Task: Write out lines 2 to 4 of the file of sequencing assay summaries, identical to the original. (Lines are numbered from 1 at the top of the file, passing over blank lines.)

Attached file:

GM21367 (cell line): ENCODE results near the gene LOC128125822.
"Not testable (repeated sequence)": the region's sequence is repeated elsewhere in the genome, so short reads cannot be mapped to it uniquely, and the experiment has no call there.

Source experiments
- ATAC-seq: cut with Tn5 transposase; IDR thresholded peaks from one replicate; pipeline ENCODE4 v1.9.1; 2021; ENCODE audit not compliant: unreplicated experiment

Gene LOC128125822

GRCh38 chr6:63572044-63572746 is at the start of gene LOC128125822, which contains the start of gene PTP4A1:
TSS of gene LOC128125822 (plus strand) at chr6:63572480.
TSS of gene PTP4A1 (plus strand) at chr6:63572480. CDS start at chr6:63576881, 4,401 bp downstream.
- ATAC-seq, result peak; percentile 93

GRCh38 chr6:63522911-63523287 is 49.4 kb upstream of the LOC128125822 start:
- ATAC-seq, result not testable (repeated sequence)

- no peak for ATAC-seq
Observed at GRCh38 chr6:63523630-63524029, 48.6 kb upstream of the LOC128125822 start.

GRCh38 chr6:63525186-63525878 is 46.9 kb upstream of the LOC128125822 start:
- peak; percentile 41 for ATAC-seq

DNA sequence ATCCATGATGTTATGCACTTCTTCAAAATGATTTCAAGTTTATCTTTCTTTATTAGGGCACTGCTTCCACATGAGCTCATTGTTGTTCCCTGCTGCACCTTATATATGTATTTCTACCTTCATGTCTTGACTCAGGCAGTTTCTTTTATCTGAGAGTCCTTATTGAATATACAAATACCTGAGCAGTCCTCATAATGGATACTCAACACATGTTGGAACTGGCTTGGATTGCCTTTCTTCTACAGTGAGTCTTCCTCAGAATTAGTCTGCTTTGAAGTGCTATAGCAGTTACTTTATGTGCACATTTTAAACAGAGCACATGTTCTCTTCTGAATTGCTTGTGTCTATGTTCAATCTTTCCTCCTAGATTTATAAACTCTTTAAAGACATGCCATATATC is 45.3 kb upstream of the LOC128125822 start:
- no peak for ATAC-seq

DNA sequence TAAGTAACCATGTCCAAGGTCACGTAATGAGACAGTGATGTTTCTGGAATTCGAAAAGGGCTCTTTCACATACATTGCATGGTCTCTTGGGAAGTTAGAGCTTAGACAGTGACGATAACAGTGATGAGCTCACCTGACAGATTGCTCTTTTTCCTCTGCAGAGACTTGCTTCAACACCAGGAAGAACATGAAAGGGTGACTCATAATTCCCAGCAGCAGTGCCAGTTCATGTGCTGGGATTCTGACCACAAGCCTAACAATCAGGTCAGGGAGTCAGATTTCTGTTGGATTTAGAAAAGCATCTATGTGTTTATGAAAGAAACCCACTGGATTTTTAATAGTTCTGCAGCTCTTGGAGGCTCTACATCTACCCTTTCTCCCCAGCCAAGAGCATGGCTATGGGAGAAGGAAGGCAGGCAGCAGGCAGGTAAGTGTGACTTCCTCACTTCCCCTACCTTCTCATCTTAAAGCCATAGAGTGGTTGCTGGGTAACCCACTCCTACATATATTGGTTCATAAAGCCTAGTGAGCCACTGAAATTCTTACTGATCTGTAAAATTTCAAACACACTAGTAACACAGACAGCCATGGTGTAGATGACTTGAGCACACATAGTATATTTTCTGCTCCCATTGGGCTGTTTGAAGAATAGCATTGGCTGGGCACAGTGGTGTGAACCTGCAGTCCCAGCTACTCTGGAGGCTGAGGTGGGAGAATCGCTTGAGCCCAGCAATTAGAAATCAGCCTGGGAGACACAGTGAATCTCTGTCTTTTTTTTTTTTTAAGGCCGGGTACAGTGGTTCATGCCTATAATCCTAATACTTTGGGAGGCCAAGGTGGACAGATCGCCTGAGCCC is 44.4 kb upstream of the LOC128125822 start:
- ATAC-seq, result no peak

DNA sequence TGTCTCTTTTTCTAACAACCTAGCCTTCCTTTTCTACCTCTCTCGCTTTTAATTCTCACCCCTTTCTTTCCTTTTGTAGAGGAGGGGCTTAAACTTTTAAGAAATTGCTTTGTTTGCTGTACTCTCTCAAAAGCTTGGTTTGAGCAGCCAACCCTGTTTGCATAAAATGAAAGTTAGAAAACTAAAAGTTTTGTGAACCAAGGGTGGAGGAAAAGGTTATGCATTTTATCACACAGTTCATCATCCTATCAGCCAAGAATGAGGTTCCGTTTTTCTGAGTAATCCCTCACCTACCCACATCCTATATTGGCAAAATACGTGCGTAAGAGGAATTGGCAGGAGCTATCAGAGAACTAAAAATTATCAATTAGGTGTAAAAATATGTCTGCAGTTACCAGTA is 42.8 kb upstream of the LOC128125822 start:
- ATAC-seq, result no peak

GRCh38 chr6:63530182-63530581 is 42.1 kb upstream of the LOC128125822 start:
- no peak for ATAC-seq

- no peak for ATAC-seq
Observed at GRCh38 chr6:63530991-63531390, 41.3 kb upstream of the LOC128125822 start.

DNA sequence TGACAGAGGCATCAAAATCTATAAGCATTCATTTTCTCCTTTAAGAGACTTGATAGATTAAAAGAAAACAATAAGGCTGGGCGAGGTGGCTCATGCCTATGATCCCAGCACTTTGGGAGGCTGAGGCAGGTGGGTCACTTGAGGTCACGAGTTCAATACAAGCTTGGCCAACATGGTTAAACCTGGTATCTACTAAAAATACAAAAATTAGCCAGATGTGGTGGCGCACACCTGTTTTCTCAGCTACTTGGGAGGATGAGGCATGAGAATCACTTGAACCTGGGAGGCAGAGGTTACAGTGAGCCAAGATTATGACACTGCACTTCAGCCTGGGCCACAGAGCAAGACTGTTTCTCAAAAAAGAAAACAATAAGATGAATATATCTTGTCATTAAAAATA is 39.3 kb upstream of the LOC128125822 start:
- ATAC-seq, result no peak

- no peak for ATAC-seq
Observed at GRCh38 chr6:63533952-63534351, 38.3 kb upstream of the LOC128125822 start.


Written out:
"Not testable (repeated sequence)": the region's sequence is repeated elsewhere in the genome, so short reads cannot be mapped to it uniquely, and the experiment has no call there.

Source experiments
- ATAC-seq: cut with Tn5 transposase; IDR thresholded peaks from one replicate; pipeline ENCODE4 v1.9.1; 2021; ENCODE audit not compliant: unreplicated experiment